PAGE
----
LIBYA has been rocked by a second night of allied air strikes as a Royal Navy submarine joined US forces in targeting the air defences of Muammar Gaddafi.
But one mission, involving RAF Tornado jets, was aborted after it emerged there were civilians within the target area.
Explosions were heard near the dictator’s home in the capital Tripoli and reports suggested his compound had been damaged, though US authorities insisted that he was not a target.
A British Trafalgar-class sub stationed in the Mediterranean fired Tomahawk missiles at air defence targets in Libya as part of a co-ordinated action for the second night in succession, said the Ministry of Defence.
Spokesman Major General John Lorimer said: “For a second time, the UK has launched guided Tomahawk land attack missiles (TLAM) from a Trafalgar-class submarine in the Mediterranean as part of a co-ordinated coalition plan to enforce the resolution. We and our international partners are continuing operations in support of the United Nations Security Council Resolution 1973.”
The onslaught continued despite a ceasefire announced by the Libyan authorities at 7pm UK time, which was treated with suspicion in London and Washington. Earlier in the day, Gaddafi had threatened “a long war”, and his forces launched a fresh assault on rebels in Misrata.
Downing Street said that Gaddafi remained in breach of his obligations under last week’s United Nations resolution, which the coalition would continue to enforce. “Everyone will recall that in recent days Colonel Gaddafi declared a ceasefire which was promptly violated,” said a spokesman for Number 10. “We said then we would judge him on his actions not his words - and we will do so again.”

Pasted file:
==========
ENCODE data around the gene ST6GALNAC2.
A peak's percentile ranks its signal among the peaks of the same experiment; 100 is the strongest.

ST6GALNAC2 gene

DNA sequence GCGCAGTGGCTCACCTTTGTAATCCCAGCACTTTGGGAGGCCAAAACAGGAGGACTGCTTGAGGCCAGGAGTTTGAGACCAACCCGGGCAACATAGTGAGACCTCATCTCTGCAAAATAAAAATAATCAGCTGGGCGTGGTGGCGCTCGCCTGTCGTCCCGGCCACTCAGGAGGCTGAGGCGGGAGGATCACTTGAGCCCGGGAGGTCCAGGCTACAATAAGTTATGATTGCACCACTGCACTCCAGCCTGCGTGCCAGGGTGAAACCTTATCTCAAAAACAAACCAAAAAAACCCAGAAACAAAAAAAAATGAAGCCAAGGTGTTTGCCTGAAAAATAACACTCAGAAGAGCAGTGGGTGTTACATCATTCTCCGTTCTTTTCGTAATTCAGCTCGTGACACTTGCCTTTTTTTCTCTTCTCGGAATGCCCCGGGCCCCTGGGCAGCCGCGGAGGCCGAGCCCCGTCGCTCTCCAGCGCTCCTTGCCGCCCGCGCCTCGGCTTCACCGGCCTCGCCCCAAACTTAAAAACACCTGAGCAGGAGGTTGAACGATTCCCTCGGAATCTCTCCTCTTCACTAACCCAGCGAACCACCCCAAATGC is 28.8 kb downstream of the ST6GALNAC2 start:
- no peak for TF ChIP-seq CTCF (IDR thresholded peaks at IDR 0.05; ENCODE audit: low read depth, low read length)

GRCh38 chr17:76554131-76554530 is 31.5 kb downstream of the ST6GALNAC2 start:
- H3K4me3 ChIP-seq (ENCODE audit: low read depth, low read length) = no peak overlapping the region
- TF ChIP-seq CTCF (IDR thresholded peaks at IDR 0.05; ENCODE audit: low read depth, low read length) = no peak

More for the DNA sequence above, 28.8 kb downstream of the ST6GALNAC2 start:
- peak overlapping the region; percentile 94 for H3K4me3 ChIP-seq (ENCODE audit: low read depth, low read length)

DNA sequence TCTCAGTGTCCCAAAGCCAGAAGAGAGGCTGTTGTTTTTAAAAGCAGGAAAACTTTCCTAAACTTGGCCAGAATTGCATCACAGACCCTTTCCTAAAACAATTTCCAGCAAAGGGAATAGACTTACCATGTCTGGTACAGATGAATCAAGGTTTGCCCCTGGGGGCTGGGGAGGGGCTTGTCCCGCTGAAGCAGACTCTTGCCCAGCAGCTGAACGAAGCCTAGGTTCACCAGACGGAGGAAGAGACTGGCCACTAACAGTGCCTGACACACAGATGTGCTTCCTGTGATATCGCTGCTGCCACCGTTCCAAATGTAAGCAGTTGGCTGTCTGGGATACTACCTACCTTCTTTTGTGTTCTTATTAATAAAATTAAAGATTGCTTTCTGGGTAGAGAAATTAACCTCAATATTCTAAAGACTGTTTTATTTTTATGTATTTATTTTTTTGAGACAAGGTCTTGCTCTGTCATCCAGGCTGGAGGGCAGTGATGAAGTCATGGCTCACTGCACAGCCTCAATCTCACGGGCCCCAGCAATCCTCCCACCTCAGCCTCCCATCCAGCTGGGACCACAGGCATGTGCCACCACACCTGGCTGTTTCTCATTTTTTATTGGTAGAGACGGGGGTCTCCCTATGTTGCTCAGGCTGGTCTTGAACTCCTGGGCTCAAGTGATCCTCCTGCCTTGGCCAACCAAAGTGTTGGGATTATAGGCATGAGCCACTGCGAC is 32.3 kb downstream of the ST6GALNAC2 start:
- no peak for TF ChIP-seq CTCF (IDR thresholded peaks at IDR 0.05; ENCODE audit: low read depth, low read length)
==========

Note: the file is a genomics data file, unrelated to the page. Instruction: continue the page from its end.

Shortly after the ceasefire announcement, a number of Tornados were seen taking off from RAF Marham in Norfolk, in apparent attempt to repeat the previous night’s 3,000-mile sortie to target Gaddafi’s ground forces in the north African state. There were also reports of anti-aircraft fire overnight.
RAF Typhoons are in place in the southern Italian air base of Gioia del Colle, after deploying on Sunday from Coningsby in Lincolnshire to be within easy range of Libya Planes from Arab state Qatar, as well as Belgium, Denmark and Spain, have arrived to join Britain, France, Canada and the US in patrolling the no-fly zone established over Libya thanks to the destruction of Gaddafi’s air defences.
MPs will be given a vote in the House of Commons on Britain’s involvement in the Libyan mission, following a debate promised by David Cameron after he secured the UN resolution authorising military action. With all three major party leaders firmly behind the operation, only a handful of MPs are expected to voice opposition, though concerns are likely to be raised about the prospect of Britain eventually being asked to provide ground troops.